There is a viral video of Director Mari Selvaraj speaking about the film Papanasam, the Tamil remake of the Malayalam hit Drishyam. The film is about a girl who accidentally kills her harasser, after being blackmailed with a private video taken without her knowledge and consent. The father goes to extreme lengths to protect his daughter from the police and finally saves her. “Why does the father, at no place, tell her that she has nothing to be ashamed of? It’s the harasser who should be ashamed,” asks Mari. It is an important question, reflective of the cultural patriarchal ethos of our society. Finally, we seem to have an answer in Pandiraj-Suriya’s Etharkum Thunindhavan.
Loosely based on the Pollachi sexual assault case, Etharkum Thunindhavan sees Suriya play a righteous lawyer again, after Jai Bhim, but of a very different kind. Unlike Chandru, Kannabiran does not fight only in courts. He stumbles upon a network of men — headed by the rich, influential politician Inba (Vinay) — who dupe women into relationships and later harass them with intimate videos taken without their knowledge or consent. He takes them to court, but no avail. Will Kannabiran help the women get justice?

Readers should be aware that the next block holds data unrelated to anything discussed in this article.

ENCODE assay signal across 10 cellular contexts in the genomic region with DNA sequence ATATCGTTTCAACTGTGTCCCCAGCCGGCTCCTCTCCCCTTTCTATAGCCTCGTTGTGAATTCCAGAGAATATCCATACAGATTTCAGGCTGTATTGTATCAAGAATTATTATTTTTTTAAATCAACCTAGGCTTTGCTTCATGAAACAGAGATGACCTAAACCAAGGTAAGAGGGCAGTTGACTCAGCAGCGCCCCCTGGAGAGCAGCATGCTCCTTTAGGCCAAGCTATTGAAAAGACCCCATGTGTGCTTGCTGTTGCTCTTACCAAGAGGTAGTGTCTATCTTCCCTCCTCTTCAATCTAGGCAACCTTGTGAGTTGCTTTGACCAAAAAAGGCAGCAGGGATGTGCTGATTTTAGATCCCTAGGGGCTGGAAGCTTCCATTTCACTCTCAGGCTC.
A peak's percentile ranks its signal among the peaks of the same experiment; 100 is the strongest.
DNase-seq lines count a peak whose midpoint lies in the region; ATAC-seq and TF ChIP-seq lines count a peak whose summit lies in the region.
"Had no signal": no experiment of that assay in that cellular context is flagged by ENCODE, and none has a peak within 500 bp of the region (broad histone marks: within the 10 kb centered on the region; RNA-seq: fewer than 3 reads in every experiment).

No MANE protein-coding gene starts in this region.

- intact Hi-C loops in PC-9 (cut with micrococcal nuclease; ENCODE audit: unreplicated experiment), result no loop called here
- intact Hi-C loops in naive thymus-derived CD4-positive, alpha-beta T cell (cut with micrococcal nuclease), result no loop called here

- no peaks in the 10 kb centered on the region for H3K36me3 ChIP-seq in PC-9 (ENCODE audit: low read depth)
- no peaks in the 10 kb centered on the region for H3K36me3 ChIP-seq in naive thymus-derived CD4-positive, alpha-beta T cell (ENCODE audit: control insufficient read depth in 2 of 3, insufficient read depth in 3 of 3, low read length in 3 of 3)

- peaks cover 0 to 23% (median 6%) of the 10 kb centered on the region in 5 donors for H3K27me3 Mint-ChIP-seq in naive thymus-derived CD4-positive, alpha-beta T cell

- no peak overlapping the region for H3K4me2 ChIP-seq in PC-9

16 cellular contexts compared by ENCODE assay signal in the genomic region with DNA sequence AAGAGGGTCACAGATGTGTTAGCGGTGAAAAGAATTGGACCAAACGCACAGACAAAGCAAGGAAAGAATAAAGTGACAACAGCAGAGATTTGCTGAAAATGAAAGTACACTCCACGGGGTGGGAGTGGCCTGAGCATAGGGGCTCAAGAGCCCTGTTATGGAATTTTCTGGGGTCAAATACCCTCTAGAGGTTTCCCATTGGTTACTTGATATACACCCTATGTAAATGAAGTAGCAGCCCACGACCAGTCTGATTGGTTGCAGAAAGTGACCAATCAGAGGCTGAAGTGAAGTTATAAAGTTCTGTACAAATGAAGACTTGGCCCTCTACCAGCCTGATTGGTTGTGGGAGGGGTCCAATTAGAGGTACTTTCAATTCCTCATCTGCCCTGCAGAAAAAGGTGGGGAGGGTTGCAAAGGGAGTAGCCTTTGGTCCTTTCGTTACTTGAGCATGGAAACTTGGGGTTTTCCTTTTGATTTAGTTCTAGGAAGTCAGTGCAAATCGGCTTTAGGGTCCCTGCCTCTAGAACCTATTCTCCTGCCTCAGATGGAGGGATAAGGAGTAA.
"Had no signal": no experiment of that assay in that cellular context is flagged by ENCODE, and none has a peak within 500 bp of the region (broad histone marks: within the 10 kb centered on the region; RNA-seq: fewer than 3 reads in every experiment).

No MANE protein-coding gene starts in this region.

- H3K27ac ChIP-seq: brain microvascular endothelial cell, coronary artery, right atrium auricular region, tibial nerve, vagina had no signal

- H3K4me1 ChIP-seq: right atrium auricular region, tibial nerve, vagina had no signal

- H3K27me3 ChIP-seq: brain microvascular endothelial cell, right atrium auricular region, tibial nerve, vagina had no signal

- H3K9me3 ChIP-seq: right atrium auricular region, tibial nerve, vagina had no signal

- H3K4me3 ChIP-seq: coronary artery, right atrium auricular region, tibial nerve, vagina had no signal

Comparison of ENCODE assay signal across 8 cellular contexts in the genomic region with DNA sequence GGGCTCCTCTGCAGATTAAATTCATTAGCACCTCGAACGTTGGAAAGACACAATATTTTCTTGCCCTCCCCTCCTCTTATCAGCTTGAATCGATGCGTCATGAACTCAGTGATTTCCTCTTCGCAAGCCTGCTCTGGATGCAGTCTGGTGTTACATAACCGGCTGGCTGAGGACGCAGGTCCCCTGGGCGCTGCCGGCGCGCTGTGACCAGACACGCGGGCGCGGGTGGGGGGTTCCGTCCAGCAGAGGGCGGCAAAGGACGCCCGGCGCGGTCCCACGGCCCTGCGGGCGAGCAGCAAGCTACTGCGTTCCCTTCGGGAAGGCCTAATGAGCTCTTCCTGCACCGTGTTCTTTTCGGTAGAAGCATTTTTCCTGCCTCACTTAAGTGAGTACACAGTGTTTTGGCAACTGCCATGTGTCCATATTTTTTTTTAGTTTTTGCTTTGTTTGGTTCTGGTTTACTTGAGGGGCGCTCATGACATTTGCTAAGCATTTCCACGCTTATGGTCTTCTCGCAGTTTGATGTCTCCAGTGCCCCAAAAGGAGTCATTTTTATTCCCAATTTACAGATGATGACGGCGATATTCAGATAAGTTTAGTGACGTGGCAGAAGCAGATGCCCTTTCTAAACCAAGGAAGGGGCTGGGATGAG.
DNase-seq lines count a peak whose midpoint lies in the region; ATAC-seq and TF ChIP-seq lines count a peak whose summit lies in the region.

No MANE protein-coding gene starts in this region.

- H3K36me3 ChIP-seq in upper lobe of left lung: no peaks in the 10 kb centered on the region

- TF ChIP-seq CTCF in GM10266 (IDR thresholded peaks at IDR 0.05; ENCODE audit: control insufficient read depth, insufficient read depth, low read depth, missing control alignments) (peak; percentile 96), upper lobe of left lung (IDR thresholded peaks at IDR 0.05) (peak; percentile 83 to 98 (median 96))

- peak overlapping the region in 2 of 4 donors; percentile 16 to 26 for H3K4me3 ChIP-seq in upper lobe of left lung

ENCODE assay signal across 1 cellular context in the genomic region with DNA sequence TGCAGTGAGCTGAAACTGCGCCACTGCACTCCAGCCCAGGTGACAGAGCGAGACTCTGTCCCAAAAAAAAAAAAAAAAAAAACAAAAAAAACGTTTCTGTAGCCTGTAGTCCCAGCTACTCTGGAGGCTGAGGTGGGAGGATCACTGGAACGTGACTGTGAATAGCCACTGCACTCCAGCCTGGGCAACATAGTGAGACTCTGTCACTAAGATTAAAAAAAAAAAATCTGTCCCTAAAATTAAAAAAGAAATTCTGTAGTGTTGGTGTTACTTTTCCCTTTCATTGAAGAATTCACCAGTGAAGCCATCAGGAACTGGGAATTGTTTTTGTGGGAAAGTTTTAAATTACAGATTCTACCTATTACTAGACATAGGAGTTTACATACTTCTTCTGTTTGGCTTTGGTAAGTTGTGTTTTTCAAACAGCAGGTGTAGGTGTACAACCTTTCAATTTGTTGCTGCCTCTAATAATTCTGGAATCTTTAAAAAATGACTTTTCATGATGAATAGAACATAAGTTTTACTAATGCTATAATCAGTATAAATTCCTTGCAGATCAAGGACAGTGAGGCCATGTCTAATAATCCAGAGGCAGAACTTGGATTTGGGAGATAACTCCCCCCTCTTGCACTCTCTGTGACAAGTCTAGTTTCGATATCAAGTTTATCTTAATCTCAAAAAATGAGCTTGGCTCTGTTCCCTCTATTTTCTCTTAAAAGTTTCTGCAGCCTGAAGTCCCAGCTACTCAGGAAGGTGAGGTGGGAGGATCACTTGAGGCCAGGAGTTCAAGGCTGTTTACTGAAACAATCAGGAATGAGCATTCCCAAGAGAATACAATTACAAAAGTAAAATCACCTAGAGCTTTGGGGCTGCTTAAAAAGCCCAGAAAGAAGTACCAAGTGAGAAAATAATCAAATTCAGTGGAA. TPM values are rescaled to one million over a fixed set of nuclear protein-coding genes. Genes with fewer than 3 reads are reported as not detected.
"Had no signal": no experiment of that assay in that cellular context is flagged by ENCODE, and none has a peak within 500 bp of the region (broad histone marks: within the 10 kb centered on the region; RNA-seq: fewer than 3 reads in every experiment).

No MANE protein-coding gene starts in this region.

To use Tamil cinema parlance, ET is Suriya’s ‘commercial theatre film’ in two years. The film stars Suriya, Priyanka Arul Mohan, and Vinay Rai. After two successful OTT releases, it is clear that this film is specifically for the non-urban audience. This means that the narrative will follow the commercial template. Larger-than-life action, unnecessary duet songs, massy punch dialogues, slow-motion low angle shots, family sentiment, humour tracks, etc — ET has them all. Subtlety is not one of Pandiraj’s stronger traits. It is funny how Kannabiran has time to jump to duet numbers despite the ‘ticking clock’.